To kill with sword - In war and discord - and we are, therefore, to look to a period of wax.
And with hunger - With famine - one of the accompaniments of war - where armies ravage a nation, trampling down the crops of grain; consuming the provisions laid up; employing in war, or cutting off, the people who would be occupied in cultivating the ground; making it necessary that they should take the field at a time when the grain should be sown or the harvest collected; and shutting up the people in besieged cities to perish by hunger. Famine has been not an infrequent accompaniment of war; and we are to look for the fulfillment of this in its extensive prevalence.
And with death - Each of the other forms - "with the sword and with hunger" - imply that death would reign; for it is said that "power was given to kill with sword and with hunger." This word, then, must refer to death in some other form - to death that seemed to reign without any such visible cause as the "sword" and "hunger." This would well denote the pestilence - not an infrequent accompaniment of war. For nothing is better suited to produce this than the unburied bodies of the slain; the filth of a camp; the want of food; and the crowding together of multitudes in a besieged city; and, accordingly, the pestilence, especially in Oriental countries, has been often closely connected with war. That the pestilence is referred to here is rendered more certain by the fact that the Hebrew word דבר deber, "pestilence," which occurs about fifty times in the Old Testament, is rendered θάνατος thanatos, "death," more than thirty times in the Septuagint.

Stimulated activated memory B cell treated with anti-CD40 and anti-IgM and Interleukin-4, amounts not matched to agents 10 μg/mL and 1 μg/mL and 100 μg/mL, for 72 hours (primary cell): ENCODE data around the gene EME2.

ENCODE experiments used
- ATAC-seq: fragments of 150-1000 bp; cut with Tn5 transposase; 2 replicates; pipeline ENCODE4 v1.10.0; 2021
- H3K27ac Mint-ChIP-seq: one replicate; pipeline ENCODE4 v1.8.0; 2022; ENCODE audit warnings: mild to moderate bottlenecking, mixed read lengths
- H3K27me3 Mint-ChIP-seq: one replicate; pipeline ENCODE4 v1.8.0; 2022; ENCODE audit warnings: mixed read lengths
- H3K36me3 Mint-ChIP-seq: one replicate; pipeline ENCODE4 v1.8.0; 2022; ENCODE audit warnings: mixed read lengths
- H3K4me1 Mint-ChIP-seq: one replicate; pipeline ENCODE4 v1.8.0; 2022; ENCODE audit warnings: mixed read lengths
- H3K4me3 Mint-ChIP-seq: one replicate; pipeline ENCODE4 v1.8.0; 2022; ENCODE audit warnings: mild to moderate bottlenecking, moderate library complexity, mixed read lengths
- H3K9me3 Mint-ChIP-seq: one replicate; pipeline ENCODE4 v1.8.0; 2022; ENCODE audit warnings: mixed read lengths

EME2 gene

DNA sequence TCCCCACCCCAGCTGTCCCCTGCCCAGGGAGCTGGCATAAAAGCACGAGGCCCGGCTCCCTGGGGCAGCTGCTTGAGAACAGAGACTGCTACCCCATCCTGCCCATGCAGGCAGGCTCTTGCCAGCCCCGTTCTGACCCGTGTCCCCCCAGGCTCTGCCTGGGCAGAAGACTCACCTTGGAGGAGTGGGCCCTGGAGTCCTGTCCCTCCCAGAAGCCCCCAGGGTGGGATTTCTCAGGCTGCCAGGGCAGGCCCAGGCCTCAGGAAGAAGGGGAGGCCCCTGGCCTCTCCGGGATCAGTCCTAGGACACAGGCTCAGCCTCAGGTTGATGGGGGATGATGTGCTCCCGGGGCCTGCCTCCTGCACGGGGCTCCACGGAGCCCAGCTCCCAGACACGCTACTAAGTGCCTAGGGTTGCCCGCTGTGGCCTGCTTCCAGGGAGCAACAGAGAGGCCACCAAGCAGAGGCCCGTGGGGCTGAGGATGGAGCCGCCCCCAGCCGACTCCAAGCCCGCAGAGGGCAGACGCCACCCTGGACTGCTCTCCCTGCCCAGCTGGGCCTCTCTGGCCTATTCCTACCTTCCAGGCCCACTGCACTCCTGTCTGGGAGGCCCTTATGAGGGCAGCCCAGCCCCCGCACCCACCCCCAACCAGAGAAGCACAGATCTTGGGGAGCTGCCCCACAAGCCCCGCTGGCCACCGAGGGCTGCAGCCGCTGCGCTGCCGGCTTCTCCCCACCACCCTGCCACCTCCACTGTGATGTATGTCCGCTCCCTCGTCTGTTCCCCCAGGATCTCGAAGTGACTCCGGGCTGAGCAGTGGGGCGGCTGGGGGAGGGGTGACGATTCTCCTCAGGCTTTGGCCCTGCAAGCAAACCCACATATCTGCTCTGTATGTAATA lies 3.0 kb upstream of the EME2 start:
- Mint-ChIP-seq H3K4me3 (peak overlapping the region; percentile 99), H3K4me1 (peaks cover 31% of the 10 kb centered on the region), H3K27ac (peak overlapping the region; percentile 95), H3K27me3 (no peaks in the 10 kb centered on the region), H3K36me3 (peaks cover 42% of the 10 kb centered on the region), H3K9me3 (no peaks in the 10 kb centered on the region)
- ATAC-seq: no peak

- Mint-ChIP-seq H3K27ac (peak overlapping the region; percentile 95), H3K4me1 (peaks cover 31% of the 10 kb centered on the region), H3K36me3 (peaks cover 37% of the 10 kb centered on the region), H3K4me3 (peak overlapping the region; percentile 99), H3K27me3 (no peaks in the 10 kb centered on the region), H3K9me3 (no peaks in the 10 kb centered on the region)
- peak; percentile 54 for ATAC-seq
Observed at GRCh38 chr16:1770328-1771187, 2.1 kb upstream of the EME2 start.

And with the beasts of the earth - With wild beasts. This, too, would be one of the consequences of war, famine, and pestilence. Lands would be depopulated, and wild beasts would be multiplied. Nothing more is necessary to make them formidable than a prevalence of these things; and nothing, in the early stages of society, or in countries ravaged by war, famine, and the pestilence, is more formidable. Homer, at the very beginning of his Iliad, presents us with a representation similar to this. Compare Ezekiel 14:21; "I send my four sore judgments upon Jerusalem, the sword, and the famine, and the noisome beast, and the pestilence," דבר deber - Septuagint, as here, θάνατον thanaton. See also 2 Kings 17:26.